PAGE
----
Earlier in the week Naveen drew our attention to a recent article in the Economist, Too hot to handle: Why the sizzling Indian economy is more at risk than China’s?. Now the article is an interesting one, but it does revisit a theme which we have already discussed a number of times on this blog, namely just how high is trend growth in India?
Ajay Shah sums the issue up nicely:
“Trend GDP growth has slowly accelerated from 3.5% to 6.5% over the 1979 to 2006 period. This has reflected a combination of economic reforms, a higher investment rate, and the “demographic dividend” from a bigger workforce.”
That is growth in an economy is the product of a demographic dividend (or penalty) factor (which may of course be neutral), an economic reforms component and a demand component (whether this comes from investment or consumption). His guess is that trend growth is around 6.5% and he does not consider that the rather higher growth numbers we have seen of late are sustainable:
“Some people believe that India has moved up to trend GDP growth of 8.5%. I believe this is not the case; that average GDP growth in the next 12 quarters will come out significantly below this remarkable performance.”
Well I just happen to be one of those people Ajay is talking about: I am even brazen enough to believe that trend growth may well have moved up beyond 8.5% going forward, and that indeed within 5 years we may well see India overtaking China in terms of average quarterly growth rates (of course this may well vary from one quarter to another, a phenomenon known as volatility, and of course 5 years from now the Chinese economy may not still be sustaining the very high growth rates we see today).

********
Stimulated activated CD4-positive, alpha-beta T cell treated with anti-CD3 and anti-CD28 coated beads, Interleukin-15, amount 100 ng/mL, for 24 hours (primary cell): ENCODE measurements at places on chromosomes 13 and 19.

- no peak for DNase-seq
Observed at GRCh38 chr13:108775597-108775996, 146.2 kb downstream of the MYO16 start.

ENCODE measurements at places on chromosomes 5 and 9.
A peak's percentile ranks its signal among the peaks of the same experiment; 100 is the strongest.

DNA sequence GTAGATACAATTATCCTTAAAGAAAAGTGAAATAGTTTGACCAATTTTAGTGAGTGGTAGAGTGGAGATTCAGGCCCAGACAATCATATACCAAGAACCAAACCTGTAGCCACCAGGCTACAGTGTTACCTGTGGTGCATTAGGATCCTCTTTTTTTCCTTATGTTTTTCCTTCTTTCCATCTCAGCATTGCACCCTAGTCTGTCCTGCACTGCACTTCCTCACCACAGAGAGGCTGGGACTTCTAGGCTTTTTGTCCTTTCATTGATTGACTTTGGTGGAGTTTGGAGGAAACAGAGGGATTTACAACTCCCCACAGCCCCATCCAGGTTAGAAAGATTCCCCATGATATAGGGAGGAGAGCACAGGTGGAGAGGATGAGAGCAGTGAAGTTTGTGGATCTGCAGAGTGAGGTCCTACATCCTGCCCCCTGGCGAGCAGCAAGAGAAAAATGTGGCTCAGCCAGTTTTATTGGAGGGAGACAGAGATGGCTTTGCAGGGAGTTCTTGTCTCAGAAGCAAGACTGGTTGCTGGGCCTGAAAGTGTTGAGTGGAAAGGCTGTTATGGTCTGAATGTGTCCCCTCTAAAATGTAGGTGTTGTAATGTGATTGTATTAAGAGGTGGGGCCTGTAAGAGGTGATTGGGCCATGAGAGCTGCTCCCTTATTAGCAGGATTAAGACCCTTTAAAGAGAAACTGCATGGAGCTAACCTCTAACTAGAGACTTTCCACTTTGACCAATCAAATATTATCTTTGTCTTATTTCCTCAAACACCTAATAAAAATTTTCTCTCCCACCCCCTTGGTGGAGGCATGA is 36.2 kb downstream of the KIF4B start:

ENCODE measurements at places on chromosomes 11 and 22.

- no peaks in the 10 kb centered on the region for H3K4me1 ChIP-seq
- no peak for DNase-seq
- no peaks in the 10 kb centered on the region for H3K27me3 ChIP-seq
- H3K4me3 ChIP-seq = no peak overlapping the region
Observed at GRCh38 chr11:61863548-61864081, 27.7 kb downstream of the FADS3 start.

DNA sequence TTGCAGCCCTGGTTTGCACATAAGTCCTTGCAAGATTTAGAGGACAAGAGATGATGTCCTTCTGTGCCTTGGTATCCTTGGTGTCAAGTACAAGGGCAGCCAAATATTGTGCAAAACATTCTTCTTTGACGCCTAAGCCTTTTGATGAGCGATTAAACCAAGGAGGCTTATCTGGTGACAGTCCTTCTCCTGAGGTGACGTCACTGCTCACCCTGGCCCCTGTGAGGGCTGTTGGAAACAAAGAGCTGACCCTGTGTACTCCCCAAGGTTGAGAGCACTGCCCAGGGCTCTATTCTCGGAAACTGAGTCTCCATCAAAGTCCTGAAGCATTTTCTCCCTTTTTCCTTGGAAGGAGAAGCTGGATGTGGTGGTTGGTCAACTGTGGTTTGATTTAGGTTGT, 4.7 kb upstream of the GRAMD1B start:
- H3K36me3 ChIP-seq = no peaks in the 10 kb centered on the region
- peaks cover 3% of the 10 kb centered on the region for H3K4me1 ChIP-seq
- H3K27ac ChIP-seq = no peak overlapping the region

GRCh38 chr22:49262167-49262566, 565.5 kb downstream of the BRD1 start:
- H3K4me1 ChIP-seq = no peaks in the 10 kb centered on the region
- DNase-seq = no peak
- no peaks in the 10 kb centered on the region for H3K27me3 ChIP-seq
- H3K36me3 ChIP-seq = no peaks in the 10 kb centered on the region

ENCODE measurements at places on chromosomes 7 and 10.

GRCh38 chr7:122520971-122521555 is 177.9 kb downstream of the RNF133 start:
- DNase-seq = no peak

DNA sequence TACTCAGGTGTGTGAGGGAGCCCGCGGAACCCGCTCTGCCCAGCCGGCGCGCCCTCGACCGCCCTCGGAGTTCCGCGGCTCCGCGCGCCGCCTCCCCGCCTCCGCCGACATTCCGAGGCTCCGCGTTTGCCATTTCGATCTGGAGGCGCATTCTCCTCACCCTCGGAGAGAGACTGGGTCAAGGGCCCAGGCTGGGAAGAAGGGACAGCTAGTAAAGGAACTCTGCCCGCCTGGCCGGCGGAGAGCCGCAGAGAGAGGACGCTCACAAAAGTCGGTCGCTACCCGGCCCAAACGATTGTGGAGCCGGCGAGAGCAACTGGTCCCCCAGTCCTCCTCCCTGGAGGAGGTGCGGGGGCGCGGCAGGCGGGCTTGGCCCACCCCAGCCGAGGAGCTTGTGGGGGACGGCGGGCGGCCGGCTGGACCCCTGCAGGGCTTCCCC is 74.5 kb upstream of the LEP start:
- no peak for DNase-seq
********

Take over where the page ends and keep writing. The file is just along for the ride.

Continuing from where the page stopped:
But obviously Ajay is not alone in taking the view he does, the Economist, by and large, agrees with him:
India’s trend growth rate has almost certainly increased but it is still nowhere near as high as China’s. Mr Prior-Wandesforde estimates that it is now around 6.5%, up from 5% in the late 1980s. But India’s recent acceleration largely reflects a cyclical boom, thanks to loose monetary and fiscal policy. The Reserve Bank of India has raised one of its key interest rates by one and a half percentage points to 6% over the past two years, but inflation has risen by more, so real interest rates have fallen and are historically low. This makes the economy more vulnerable to a hard landing.
India cannot grow as fast as China without igniting inflation because of its lower investment rate, particularly in infrastructure, and labour bottlenecks.
Now just one small point on this before I get more into the substantive issue, the Economist really does need to make up its mind what it is advocating, since this rather unfavourable investment comparison with China does rather conflict with earlier opinions they were voicing about the unsustainability of the investment/export driven model China seems to have, and how India was more balanced given the key role of domestic consumption, but let’s leave that on one side for the moment.
Neither am I, of course, alone in thinking India’s trend growth rate may be considerably higher than many imagine it to be. Surjit Bhalla, for example, seems to hold a somewhat similar view:
Some, however, believe that an investment boom is under way. A recent report by Surjit Bhalla of Oxus Investments, an economic research firm and hedge fund, has caused a stir by estimating that investment in the year ending in March 2007 will reach between 38% and 42% of GDP. Such investment, he says, would allow India to sustain 10% annual GDP growth.
The Economist will of course have none of this:
Sadly, Mr Bhalla’s estimate for investment is almost certainly too high. Unless saving (29% of GDP in 2004-05) has also surged over the past two years, an investment rate of 40% would imply a current-account deficit (which must equal the gap between saving and investment) of close to 10% of GDP. This does not square with trade figures and, in any case, it would hardly be a sign of economic health. Nor does a significant increase in saving look likely given strong consumer spending this year and only a modest fall in the government’s budget deficit.